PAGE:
Why does food seem hotter in our hands than in our mouth?

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3 Answers

Anonymous 0 Comments

When you touch hot food with your hands, your skin is very sensitive to temperature changes and can detect heat quickly, making the food feel very hot. The inside of your mouth has different kinds of nerve endings and a layer of saliva that helps to spread the heat, making it feel less intense.

Anonymous 0 Comments

that is because your mouth’s skin temperature is higher than your hand’s, therefore the receptors that percieve heat and cold are more and less sensitive. that is also the reason why if you have very cold feet and get in the shower you may feel your feet burning while the rest of your body feels normal

Anonymous 0 Comments

The tissue on your tongue is a lot more sensitive. It have basically the highest density of nerves of any part of your body and it doesn’t develop callouses the way your hands do. This is require to make it sensitive to taste, and also to be able to feel the food in your mouth so you don’t choke on it. People that have strokes and develop aphasia (the inability to speak) or slurred speech become a major risk for aspiration.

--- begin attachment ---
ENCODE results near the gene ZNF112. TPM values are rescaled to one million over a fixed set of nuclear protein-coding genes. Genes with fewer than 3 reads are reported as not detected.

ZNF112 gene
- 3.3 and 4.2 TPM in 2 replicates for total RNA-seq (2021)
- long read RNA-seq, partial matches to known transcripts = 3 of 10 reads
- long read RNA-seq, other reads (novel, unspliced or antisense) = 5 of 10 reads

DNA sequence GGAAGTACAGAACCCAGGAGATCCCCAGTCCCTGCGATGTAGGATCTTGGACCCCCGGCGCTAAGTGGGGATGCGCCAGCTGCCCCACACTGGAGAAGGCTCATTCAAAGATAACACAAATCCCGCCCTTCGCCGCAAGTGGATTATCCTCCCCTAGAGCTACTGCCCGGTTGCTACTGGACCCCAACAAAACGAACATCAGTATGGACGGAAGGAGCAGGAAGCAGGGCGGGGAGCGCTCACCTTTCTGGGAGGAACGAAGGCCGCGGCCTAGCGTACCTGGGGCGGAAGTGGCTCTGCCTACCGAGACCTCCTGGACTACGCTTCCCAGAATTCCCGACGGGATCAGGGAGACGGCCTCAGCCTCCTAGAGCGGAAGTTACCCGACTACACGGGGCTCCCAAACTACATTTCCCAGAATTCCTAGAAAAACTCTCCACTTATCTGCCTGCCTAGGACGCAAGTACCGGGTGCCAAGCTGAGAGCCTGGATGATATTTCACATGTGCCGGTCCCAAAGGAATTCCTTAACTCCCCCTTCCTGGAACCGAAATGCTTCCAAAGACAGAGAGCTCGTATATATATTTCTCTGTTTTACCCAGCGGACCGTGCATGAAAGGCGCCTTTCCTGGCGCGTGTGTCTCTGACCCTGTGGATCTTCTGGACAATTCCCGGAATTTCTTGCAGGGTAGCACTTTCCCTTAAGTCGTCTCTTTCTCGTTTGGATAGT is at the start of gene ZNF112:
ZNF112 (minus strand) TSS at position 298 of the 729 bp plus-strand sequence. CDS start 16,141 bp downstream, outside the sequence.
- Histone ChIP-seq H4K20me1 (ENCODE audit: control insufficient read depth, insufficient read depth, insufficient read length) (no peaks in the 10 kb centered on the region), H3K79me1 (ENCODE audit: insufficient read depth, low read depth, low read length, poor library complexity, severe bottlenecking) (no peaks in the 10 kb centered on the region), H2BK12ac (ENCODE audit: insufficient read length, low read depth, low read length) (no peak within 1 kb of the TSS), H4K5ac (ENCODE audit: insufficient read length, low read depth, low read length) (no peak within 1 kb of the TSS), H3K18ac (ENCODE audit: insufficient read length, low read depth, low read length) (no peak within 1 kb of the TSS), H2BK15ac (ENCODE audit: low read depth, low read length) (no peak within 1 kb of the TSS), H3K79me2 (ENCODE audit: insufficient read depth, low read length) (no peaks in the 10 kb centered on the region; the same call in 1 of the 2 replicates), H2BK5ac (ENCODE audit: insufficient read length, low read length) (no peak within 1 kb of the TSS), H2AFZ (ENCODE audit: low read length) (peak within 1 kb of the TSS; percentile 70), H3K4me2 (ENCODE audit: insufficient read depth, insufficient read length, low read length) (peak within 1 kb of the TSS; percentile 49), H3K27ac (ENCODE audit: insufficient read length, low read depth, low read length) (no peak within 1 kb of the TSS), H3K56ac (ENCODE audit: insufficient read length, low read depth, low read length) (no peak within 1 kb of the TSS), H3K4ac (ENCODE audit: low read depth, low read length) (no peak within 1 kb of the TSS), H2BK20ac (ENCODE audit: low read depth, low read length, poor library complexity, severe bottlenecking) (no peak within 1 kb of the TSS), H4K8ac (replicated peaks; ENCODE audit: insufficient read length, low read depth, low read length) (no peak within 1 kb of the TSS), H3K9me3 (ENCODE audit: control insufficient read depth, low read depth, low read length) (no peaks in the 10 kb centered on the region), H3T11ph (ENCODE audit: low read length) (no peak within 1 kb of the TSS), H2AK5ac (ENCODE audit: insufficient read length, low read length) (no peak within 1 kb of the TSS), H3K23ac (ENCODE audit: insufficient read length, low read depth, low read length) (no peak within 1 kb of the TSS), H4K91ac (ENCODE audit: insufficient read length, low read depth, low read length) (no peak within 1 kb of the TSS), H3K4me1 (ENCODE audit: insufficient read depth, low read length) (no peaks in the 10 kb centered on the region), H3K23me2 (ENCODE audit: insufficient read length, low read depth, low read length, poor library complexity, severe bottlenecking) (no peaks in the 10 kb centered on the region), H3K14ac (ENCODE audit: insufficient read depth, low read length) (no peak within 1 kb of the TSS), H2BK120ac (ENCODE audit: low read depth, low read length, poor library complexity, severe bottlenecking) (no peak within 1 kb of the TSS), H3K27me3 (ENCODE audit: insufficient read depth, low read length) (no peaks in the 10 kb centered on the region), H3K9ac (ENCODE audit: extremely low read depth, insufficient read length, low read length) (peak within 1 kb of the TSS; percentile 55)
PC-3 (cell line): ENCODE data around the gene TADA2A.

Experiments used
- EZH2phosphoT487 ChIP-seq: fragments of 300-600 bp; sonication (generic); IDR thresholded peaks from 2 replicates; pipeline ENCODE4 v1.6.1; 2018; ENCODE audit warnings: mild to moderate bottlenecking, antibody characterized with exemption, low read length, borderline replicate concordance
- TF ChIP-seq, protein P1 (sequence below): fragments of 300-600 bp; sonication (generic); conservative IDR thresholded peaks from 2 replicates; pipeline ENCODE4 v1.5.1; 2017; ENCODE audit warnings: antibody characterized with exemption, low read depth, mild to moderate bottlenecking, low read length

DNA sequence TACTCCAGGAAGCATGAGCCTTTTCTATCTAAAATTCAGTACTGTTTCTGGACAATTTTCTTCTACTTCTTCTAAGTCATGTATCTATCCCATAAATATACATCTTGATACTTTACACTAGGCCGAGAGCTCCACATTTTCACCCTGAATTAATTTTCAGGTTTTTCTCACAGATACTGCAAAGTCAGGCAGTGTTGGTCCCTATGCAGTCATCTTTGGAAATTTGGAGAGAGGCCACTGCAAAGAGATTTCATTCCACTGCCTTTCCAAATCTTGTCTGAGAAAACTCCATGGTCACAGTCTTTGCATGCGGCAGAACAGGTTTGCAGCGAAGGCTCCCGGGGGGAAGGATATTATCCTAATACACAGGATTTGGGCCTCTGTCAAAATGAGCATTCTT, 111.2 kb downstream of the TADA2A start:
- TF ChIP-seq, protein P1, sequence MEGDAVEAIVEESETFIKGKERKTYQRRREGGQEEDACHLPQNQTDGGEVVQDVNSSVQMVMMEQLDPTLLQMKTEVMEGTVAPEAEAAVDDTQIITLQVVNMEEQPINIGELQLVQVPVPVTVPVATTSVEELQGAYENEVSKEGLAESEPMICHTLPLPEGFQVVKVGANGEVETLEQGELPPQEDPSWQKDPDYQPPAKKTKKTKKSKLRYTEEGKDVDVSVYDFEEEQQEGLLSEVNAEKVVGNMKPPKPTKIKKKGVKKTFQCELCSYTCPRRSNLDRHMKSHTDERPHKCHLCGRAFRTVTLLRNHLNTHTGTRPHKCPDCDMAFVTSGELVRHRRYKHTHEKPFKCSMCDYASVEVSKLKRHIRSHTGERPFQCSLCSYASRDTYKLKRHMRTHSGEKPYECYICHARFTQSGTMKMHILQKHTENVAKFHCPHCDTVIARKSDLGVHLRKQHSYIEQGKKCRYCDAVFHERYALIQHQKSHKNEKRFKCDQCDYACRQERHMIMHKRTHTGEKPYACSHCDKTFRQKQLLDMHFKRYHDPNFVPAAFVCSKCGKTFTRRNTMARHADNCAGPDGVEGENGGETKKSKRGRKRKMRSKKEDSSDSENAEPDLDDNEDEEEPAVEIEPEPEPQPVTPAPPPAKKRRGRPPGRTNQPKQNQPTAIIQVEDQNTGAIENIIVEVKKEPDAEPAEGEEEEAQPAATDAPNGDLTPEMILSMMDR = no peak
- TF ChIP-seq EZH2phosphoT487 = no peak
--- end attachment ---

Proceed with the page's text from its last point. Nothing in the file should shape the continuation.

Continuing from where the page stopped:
You also have an esophagus (the tube that leads to your stomach) that’s also very sensitive tissue and if you have a bleed there it can be really bad so you don’t want to burn that area. For this purpose, it makes sense that the tongue is sensitive to heat so that if you ingest something that’s too hot, you’ll realize it before it reaches your esophagus.